The connection of multiple mechano-electric transducers 702 in series, or in parallel, is possible because of their synchronous nature. In other words, all the mechano-electric transducers 702 are compressed or expanded at the same time, thereby generating voltages or currents of the same polarity. The connection of mechano-electric transducers 702 in series or parallel provides further benefits by simplifying the application circuits for various embodiments of the invention.
While the foregoing disclosure shows illustrative aspects and/or embodiments, it should be noted that various changes and modifications could be made herein without departing from the scope of the described aspects and/or embodiments as defined by the appended claims. Furthermore, although elements of the described embodiments may be described or claimed in the singular, the plural is contemplated unless limitation to the singular is explicitly stated. Additionally, all or a portion of any aspect and/or embodiment may be utilized with all or a portion of any other aspect and/or embodiment, unless stated otherwise.
In particular, the type, number, and overall size of the mechano-electric transducers, including the materials, structural dimensions, and configurations of the subcutaneous power source may vary depending on the specific medical device 100 or devices powered by the power source.
The various illustrative logics, logical blocks, modules, and circuits described in connection with the embodiments disclosed herein may be implemented or performed with a general purpose processor, a digital signal processor (DSP), an application specific integrated circuit (ASIC), a field programmable gate array (FPGA) or other programmable logic device, discrete gate or transistor logic, discrete hardware components, or any combination thereof designed to perform the functions described herein. The data processor 106 of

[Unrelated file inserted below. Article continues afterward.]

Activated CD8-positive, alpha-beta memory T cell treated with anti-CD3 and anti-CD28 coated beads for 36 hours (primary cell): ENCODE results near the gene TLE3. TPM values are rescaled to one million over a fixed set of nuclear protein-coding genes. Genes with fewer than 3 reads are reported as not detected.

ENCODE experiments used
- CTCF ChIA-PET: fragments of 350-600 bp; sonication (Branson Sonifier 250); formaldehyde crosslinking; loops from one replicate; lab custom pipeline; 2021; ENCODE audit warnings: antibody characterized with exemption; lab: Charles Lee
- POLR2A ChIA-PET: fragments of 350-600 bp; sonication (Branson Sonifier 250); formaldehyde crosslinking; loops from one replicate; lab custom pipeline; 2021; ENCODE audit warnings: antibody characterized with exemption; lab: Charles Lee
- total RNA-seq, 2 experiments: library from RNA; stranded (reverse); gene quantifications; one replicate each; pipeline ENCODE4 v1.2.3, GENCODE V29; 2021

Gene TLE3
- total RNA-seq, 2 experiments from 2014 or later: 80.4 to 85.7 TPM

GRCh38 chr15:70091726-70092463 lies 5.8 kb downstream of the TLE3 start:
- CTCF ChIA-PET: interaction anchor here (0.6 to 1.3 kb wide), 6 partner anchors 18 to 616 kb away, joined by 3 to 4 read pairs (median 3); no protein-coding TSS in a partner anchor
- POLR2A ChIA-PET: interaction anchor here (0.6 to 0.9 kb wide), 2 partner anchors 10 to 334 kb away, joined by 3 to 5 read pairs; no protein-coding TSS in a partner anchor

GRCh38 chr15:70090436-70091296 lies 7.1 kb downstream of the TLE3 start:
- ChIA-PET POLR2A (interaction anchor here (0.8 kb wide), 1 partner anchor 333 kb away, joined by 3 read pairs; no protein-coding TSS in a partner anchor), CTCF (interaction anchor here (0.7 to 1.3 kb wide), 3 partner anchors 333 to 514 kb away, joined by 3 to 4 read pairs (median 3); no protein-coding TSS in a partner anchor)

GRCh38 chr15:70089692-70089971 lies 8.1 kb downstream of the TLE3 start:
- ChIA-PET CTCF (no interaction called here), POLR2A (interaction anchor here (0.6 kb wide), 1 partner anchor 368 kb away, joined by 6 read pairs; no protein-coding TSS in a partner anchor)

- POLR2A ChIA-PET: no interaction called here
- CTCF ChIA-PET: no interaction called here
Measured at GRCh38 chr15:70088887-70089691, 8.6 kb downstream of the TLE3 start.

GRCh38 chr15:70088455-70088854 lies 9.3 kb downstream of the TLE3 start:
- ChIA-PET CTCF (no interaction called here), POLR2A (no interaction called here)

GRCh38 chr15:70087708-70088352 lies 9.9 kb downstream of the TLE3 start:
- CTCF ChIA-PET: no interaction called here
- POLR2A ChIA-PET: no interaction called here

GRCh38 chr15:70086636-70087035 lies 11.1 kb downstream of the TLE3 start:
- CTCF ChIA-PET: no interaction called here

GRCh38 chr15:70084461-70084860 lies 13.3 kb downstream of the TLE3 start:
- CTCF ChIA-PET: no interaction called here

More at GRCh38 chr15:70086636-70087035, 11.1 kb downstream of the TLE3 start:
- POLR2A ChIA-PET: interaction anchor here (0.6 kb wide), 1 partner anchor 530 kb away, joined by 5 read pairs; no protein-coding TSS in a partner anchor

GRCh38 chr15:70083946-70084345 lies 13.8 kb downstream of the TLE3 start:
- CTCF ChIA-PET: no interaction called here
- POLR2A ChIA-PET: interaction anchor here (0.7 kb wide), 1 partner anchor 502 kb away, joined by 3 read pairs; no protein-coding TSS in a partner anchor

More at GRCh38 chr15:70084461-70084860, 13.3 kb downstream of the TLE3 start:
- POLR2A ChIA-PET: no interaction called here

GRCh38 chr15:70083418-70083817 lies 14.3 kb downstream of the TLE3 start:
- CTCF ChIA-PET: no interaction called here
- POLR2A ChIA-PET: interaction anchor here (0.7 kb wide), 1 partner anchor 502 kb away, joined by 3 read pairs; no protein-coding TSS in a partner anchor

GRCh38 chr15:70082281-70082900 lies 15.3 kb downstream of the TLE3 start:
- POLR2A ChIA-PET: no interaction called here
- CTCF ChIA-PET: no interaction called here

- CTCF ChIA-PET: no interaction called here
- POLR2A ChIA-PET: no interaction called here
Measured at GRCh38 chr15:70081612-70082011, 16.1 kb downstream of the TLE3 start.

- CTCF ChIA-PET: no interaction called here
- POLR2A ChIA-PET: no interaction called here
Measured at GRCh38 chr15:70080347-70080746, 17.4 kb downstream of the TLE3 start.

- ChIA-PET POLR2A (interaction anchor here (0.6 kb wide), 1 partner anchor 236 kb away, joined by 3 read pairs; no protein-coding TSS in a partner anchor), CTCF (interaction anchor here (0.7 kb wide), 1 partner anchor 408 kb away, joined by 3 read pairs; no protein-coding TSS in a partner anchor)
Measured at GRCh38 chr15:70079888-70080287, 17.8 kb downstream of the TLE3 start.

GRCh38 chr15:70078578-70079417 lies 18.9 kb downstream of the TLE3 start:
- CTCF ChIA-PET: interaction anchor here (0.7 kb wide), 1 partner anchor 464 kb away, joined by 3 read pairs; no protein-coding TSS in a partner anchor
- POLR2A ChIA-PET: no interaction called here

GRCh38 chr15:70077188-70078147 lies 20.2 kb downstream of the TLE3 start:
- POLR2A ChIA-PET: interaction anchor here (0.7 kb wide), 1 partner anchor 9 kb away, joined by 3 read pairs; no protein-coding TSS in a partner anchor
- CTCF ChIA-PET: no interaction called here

Further, the steps and/or actions of a method or algorithm described in connection with the aspects disclosed herein may be embodied directly in hardware, in a software module executed by a processor, or in a combination of the two. A software module may reside in RAM memory, flash memory, ROM memory, EPROM memory, EEPROM memory, registers, or any other form of storage medium known in the art. An exemplary storage medium may be coupled to the processor, such that the processor can read information from, and write information to, the storage medium. In the alternative, the storage medium may be integral to the processor. Further, in some aspects, the processor and the storage medium may reside in an ASIC. Additionally, in some aspects, the steps and/or actions of a method or algorithm may reside as one or any combination or set of instructions on a machine readable medium and/or computer readable medium.
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|Cooperative Classification||H02N11/002, A61N1/3785|
|European Classification||A61N1/378B, H02N11/00B|